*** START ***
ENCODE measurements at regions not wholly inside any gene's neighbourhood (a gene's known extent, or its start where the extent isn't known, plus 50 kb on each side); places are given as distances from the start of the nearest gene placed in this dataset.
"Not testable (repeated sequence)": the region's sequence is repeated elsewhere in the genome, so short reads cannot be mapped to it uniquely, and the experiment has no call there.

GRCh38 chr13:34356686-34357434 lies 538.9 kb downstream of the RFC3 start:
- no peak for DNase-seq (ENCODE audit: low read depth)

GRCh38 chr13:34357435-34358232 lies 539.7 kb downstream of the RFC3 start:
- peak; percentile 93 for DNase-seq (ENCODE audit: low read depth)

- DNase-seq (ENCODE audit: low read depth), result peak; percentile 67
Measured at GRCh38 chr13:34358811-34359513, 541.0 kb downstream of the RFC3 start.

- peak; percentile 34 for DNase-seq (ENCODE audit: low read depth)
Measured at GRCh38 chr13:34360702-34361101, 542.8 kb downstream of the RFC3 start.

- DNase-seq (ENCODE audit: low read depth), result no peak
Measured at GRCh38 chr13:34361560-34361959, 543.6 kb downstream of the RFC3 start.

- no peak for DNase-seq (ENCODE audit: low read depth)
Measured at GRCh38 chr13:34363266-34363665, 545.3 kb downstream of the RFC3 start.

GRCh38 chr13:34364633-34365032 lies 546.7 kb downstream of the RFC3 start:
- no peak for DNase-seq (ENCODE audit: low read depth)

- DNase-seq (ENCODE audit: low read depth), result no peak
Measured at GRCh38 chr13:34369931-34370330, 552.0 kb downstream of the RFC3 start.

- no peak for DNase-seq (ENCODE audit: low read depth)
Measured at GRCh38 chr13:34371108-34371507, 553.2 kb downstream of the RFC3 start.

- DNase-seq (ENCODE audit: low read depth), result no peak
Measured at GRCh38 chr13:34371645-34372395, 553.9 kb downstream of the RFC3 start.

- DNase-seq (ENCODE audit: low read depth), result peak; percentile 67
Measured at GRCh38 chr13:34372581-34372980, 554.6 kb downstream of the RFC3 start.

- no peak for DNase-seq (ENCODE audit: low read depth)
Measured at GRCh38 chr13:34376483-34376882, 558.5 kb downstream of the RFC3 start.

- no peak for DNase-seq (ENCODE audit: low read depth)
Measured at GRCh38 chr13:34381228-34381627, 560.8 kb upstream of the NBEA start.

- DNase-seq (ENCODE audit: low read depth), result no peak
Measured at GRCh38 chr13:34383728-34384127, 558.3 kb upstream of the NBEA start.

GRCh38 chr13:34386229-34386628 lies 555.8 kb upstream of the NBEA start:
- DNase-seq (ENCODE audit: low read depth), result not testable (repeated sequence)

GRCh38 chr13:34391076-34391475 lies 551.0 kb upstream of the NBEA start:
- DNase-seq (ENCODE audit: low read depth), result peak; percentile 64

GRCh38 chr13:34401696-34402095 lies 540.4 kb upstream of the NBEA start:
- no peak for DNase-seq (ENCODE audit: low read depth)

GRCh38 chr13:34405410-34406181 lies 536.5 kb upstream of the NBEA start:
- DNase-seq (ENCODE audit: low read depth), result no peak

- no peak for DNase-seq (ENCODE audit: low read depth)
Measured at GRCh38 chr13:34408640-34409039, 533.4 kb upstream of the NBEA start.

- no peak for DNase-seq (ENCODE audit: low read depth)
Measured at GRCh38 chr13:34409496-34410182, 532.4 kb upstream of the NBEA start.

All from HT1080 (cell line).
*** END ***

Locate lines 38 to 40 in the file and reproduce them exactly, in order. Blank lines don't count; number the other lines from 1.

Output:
- DNase-seq (ENCODE audit: low read depth), result no peak

- no peak for DNase-seq (ENCODE audit: low read depth)
Measured at GRCh38 chr13:34408640-34409039, 533.4 kb upstream of the NBEA start.